There you go!! If you can’t beat ‘em, join ‘em!!!”


Mike: It becomes one of these mommy daddy structures. They know when to take care of you, and they’re extracting your knowledge and your skills. But, what they’re also extracting out of you is your resourcefulness, your resiliency to be a human being. God forbid, if you should step out of that environment, like you said, most people are not going to know what to do. They’re not going to know how to survive. They won’t know anything. So, I think that is part of the agenda overall, where they want that dependency. They want you to love, and they want you to embrace the corporatocracy.

Sofia: And I am going to throw in here that AI has figured out how this is going to work. It knows this is a guaranteed result - because it otherwise wouldn’t be happening. That is what I now believe… that that societyis not at all evolving the way we used to think before we knew that there were all these, you know, New World Order plans… There’s no evolution of society that’s natural. It’s all created and it’s intensification is because AI is planning the trajectory.


Re: Questioning Consciousness

PostPosted: Fri Oct 19, 2018 5:04 pm
by chump
We should possibly consider this AI stuff if we’re seriously questioning our consciousness:

Sheila Aliens Hallucination Weapons, 25th Frame Effect, Russian Virus 666 + DARPA/DoD

Published on Oct 13, 2018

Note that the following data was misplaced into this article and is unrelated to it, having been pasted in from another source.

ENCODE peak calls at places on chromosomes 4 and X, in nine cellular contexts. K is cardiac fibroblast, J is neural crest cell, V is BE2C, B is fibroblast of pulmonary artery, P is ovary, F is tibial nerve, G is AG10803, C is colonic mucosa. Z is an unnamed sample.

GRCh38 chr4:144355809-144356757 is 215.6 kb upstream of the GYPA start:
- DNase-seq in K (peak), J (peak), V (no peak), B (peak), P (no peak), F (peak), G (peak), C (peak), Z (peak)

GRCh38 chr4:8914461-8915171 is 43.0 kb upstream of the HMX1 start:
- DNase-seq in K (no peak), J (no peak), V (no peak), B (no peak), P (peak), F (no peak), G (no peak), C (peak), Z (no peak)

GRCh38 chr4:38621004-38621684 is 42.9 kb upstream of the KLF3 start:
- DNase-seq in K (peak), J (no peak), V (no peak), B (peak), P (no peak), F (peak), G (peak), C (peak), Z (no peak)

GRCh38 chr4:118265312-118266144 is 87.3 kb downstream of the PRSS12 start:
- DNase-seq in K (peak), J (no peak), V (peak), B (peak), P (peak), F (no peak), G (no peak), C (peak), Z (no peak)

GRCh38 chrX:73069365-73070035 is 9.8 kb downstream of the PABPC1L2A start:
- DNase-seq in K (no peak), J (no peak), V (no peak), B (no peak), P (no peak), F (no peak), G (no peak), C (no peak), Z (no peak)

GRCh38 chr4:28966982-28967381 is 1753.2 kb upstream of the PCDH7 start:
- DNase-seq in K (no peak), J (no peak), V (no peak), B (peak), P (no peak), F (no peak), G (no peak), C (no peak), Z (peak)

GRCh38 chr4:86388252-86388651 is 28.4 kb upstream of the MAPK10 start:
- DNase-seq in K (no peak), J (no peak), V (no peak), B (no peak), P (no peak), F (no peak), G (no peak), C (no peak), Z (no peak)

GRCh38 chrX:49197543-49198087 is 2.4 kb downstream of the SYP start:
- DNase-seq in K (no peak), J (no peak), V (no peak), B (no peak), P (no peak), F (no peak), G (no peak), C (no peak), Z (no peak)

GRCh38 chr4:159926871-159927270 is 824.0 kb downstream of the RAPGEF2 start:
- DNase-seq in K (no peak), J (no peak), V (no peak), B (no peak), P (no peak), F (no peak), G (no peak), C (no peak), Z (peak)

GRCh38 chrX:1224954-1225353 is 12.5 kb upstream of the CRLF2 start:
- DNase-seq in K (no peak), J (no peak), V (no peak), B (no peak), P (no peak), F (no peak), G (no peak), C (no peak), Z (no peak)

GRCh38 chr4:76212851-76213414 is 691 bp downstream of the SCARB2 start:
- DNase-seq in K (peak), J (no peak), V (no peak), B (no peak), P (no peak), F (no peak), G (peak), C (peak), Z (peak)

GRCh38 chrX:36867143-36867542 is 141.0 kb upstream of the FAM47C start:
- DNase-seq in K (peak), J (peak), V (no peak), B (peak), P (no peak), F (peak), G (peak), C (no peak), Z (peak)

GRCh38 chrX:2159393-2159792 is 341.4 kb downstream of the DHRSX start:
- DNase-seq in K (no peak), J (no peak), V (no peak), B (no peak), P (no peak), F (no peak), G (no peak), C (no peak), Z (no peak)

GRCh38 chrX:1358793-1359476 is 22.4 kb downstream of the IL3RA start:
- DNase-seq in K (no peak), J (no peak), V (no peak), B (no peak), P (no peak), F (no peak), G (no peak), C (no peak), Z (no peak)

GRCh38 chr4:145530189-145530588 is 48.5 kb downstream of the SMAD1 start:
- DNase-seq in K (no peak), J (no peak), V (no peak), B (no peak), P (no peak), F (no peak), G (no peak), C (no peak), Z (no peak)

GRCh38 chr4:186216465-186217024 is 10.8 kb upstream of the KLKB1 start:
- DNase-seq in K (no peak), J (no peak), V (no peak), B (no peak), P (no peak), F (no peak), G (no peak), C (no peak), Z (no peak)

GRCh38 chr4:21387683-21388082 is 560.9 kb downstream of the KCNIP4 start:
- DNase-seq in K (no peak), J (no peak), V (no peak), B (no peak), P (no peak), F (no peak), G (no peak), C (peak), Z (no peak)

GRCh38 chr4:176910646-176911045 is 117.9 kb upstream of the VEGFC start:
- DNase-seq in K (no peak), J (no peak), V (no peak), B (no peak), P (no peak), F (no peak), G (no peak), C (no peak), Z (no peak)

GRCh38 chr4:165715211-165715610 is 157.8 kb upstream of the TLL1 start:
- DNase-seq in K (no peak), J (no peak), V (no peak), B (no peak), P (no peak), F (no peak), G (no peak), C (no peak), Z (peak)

DoD PDF mentioning "hallucination weapons":
Russian Holographic YARS Missile Launchers: (translated into English)
The Mind Has No Firewall (1998):
Deference Tones/Voice to Skull:
Technological Simulation of Hallucination (2005):
Artificial Stimulation of the Temporal Lobe:
Exploring The Human Computer Interface and Photic Driving:

Re: Questioning Consciousness

PostPosted: Fri Oct 26, 2018 4:54 pm
by chump
- ... peace.html

Classical Conditioning for Peace
Posted on October 22, 2018 by DavidSwanson

According to the analysis of police-murder-instigator Dave Grossman, the reason that only a minority of soldiers attempted to kill in World War II and earlier wars was a general aversion to committing murder. And the reason that the vast majority of U.S. soldiers (marines, sailors, etc.) have attempted to kill in recent decades is “classical conditioning.” A fireman rushes into a fire without thinking, if he or she has been conditioned through drill repetition to do so. Soldiers kill without thinking, if they have been trained to do so through the repetition of the realistic simulation of killing.


Of course, afterwards, you can hardly stop people from thinking about what they’ve done. The top cause of death in the U.S. military is suicide, and the top indicator of a risk of suicide is combat guilt.

I’m wondering what would happen if a government were to invest heavily in advertising and recruitment, and then pay hundreds of thousands of young people good salaries to be conditioned for peace. I strongly suspect that one thing that would not happen would be regret and guilt leading to suicide. But what would such conditioning even look like, and what side-effects might it have?